One afternoon I sat down with my son to complete a learning craft, and nothing in him wanted to sit. After trying a few redirection strategies (to no avail), I finally pulled out one of our carpet squares, asked him to sit like at “fellowship” and “circle time,” and boom. He sat. And focused…on the activity!
This small piece of a familiar routine helped redirect his focus. It helped gather his energy and channel it.
That’s just one aspect I love about what we’ve incorporated in our morning time. That aspect was taken out of its normal context to help my son redirect his energy. And it still helped!
You can tell I might be a fan of what some call “circle time” and its affects. My kids seem to thrive off the routine, as well, especially my fella with special needs.
Circle Time in Homeschool
I recently read an ebook from Kendra Fletcher all about creating your own “Circle Time” for your family. Her ebook, Circle Time, offers an explanation of circle time, benefits of it, and how to structure your own circle time.
- what to include in circle time
- roughly how long to hold circle time
- tips for during circle time
- how to keep older kids involved,
- and more.
This ebook also offers a couple of printables to help you plan your family’s circle time. In one of her planning forms, you list each person’s learning subjects and activities. Whichever subjects overlap can be “good potential subjects to plan into your Circle Time,” as Kendra explains.
Kendra details her family’s own circle time routine to give readers ideas, but fully suggests altering the routine as needed, including as kids get older and their needs and focuses change. The second half of the ebook includes Q&A from blog readers and Kendra on incorporating Circle Time in different situations, plus interviews with a few moms who have modified Circle Time for their families’ needs.
Kendra reaffirms multiple times in this ebook that Circle Time isn’t necessarily all of your kids sitting in a circle and only singing songs. It’s a time for the family to be together and learn together.
Click here to view more details and if you’d like to purchase Kendra’s helpful ebook, Circle Time.
I am an affiliate for Circle Time, so if you purchase through this link, I will receive a small commission without affect your cost. Thank you for supporting this site and my family!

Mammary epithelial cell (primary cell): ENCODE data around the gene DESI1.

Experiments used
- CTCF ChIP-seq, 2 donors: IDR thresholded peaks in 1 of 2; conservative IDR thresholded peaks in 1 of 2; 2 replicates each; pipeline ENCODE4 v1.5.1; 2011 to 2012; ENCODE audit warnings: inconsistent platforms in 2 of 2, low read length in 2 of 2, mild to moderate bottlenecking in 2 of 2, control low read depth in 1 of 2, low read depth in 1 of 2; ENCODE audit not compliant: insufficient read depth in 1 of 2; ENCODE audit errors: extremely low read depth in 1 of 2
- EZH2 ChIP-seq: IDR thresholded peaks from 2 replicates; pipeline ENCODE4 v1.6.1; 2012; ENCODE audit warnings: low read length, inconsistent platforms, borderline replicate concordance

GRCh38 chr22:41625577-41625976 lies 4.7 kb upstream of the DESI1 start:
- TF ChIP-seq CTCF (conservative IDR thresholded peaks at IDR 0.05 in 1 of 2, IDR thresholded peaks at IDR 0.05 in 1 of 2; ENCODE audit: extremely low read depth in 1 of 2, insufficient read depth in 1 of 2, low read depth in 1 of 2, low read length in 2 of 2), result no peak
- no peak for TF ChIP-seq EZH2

How We Currently Do Circle Time
A few months ago, I shared our Good Morning Chart routine we currently use for circle time with our preschoolers. It includes day of the week, Bible verse, weather, the week’s sight word, morning “chores,” books, songs, and more. In general, this circle time is about 10 minutes (not including reading books, which is usually another 10-20 minutes for morning time). (Click here to read that post, plus access the free printables.)
It’s been working well for us (though we got off track in December!), but I also think it’s time for some change.
My oldest is beginning to be interested in calendars, so we’ll be adding a full calendar to this lineup soon. I’m also considering including a prewriting activity during this circle time routine since both of my preschoolers are working on prewriting skills.
We also basically have two “circle times” in the day. Our afternoon together time usually includes read-alouds (my kids are really getting in to me reading a chapter book aloud!) and some kind of learning craft together.
We’ll regularly need to adapt to my son’s special needs by changing the schedule some, but beginning the day with focused time together sets us all up for a much better day – together!
How about you? Does your family have “circle time” or a time where you accomplish some learning all together? How do you structure it?
This post is also linked up with Homeschool Creation’s Preschool and Kindergarten Corner, Tuesday Tots, Toddler and Preschool Moms Pinning Party, the Weekly Kids Co-op, Show and Share Saturday, Free Homeschool Deals’ Ultimate Pinterest Party, and Link & Learn.